In Fig. 1, the variations of these ratios with respect to 1 / L are shown, where several well-known \(\psi _m\) and \(\psi _h\) functions are utilized in these plots. More details on these functions can be found in Appendix 3. In these plots, the sensor heights are assumed to be at \(z_1 = 5\ \hbox {m}\), \(z_2 = 10\ \hbox {m}\), and \(z_3 = 20\ \hbox {m}\), respectively. For these specific heights, \(R_N = 2\). Clearly, for unstable conditions (left panel), both \(R_W\) and \(R_T\) monotonically decrease with increasing instability. In contrast, for stable conditions (right panels), these ratios show a monotonically increasing trend with increase in stability. For Businger–Dyer functions (Dyer and Hicks 1970; Businger et al. 1971; Dyer 1974), it can be readily deduced that both \(R_W\) and \(R_T\) should approach constant values under very stable conditions:
$$\begin{aligned} R_{VS} \rightarrow \frac{\left( z_3 - z_1\right) }{\left( z_2 - z_1\right) }. \end{aligned}$$
(6)
For the chosen sensor heights, \(R_{VS} = 3\). This asymptotic behaviour is prominently evident in the right panels of Fig. 1.
Fig. 1

Variations of \(R_W\) (top panel) and \(R_T\) (bottom panel) with respect to inverse Obukhov length (1 / L). The left and right panels represent unstable and stable conditions, respectively. The legends in these plots correspond to the selected stability correction functions

In summary, for the selected stability correction functions, \(R_W\) and \(R_T\) are single-valued functions of L. Thus, it should be straightforward to estimate L given measured value of either \(R_W\) and \(R_T\). In this regard, any suitable root-finding algorithm (e.g., Newton–Raphson approach) can be utilized; we make use of the well-known Levenberg–Marquardt algorithm. Once L is estimated, one can estimate \(u_*\) from Eqs. 2a and 2b. Since there are two equations and only one unknown, the conventional linear regression approach with ordinary least squares can be employed. Having determined both L and \(u_*\), one can then estimate \(\overline{w\theta }\) from the definition of Obukhov length. A similar strategy can be followed in conjunction with \(R_T\) as input. Of course, in this case, one solves for \(\theta _*\) instead of \(u_*\), and from the definition of L, one deduces \(u_*\), and subsequently, \(\overline{w\theta }\).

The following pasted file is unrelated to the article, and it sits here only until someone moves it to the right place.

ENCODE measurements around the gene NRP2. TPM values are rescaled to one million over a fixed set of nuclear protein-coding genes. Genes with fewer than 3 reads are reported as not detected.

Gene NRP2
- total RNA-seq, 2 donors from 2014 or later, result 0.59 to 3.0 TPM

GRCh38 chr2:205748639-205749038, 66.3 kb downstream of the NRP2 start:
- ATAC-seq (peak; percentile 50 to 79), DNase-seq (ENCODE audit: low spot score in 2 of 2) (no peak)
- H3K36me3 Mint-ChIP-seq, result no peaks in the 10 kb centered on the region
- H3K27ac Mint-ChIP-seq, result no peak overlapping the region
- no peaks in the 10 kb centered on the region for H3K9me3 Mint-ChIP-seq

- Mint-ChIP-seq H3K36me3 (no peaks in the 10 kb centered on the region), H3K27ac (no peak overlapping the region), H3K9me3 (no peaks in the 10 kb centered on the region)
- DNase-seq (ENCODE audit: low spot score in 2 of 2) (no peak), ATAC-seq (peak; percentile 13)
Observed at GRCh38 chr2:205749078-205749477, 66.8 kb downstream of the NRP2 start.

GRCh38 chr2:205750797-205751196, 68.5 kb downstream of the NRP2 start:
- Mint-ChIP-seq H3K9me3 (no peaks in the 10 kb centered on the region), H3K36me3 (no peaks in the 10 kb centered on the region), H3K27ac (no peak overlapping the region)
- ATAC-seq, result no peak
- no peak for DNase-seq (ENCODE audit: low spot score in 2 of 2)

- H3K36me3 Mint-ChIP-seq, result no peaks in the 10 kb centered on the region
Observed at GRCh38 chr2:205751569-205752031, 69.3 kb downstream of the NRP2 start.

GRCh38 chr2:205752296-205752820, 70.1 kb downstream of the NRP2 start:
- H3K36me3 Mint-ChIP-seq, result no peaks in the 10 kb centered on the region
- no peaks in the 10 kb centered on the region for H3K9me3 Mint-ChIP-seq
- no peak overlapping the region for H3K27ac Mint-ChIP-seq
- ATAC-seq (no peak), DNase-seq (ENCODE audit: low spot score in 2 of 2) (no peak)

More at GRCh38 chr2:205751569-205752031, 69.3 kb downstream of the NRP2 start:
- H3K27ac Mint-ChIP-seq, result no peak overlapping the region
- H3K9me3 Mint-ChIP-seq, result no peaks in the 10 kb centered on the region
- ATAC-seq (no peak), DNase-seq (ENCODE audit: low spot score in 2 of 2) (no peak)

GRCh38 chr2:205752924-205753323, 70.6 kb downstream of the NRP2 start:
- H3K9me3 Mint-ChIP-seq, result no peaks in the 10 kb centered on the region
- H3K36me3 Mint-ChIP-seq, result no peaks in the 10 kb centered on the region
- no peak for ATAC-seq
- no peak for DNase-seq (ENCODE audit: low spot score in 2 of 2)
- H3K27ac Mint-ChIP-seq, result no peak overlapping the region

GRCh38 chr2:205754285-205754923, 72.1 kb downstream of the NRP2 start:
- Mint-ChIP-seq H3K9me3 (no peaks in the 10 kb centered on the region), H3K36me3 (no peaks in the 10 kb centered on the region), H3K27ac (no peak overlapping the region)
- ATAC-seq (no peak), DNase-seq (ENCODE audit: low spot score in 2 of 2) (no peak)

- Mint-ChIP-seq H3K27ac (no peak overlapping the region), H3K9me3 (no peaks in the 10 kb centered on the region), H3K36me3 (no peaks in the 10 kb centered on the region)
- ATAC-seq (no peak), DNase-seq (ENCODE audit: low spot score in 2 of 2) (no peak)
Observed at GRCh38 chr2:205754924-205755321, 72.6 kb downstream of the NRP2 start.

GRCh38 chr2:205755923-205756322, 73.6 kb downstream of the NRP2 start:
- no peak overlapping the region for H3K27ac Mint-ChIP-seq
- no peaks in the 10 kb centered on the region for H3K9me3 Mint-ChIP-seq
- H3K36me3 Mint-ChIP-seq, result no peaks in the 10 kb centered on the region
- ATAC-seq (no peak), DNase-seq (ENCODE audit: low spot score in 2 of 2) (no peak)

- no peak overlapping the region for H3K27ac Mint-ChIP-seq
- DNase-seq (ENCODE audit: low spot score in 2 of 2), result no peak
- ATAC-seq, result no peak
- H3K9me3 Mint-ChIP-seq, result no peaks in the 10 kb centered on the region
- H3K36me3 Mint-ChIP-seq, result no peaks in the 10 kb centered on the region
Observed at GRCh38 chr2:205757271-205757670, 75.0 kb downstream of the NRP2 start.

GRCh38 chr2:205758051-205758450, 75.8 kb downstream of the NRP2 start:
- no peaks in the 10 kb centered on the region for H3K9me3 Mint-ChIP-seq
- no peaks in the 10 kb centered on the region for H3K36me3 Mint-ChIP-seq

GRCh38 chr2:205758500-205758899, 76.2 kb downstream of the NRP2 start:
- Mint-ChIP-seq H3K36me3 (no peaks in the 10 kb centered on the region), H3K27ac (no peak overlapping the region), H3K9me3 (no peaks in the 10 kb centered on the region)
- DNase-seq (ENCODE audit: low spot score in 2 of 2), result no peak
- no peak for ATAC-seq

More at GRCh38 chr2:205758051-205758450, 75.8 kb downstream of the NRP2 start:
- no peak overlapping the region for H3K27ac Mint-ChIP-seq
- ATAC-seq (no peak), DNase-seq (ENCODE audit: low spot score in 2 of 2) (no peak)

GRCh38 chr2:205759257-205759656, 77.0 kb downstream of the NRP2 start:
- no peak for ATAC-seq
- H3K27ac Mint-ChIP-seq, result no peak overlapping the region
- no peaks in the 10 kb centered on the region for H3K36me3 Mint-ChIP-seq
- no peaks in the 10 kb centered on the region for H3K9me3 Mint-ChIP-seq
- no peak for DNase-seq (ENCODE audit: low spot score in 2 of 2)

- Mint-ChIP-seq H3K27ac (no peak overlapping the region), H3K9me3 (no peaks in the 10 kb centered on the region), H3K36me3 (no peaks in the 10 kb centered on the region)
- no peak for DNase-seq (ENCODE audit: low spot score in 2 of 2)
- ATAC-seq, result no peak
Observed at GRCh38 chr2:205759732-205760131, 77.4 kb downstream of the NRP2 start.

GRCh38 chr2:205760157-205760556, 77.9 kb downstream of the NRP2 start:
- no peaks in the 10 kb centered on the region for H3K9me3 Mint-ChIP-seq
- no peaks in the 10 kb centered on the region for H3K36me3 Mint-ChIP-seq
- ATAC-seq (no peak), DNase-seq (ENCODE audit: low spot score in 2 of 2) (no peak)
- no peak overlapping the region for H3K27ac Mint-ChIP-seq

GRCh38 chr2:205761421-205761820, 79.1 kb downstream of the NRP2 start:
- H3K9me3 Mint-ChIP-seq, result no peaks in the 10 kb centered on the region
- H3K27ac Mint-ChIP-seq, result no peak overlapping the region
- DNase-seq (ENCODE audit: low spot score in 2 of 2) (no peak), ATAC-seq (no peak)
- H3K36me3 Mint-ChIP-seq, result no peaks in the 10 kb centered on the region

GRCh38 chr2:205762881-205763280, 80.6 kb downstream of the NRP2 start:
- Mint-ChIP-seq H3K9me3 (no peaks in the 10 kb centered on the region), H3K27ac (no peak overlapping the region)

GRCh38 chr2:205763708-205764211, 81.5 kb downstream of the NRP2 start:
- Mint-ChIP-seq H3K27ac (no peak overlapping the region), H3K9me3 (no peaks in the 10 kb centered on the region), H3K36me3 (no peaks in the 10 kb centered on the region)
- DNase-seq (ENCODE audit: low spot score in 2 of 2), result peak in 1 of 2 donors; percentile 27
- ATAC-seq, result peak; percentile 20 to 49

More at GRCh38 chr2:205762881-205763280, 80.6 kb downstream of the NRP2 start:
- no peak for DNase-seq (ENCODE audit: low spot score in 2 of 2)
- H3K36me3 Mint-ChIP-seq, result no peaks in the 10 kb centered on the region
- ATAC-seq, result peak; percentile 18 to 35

4 Limitations of the Proposed Hybrid Approaches

Before delving into the results, we would like to mention a few issues that may limit the applications of the proposed hybrid approaches.

4.1 Validity of MOST

Both the hybrid-W and hybrid-T approaches are deeply rooted in MOST. Hence, they are only applicable when and where MOST is applicable. We would like to remind the readers that MOST is strictly valid in a horizontally homogeneous surface layer. In the surface layer (aka constant flux layer), the turbulent fluxes are assumed to be invariant with height. Thus, all the sensor heights (i.e., \(z_1\) , \(z_2\), \(z_3\)) should be within the surface layer to avoid violation of MOST. For strongly stratified conditions, the surface layer may be only a few metres deep; the proposed hybrid approaches should be avoided under that scenario.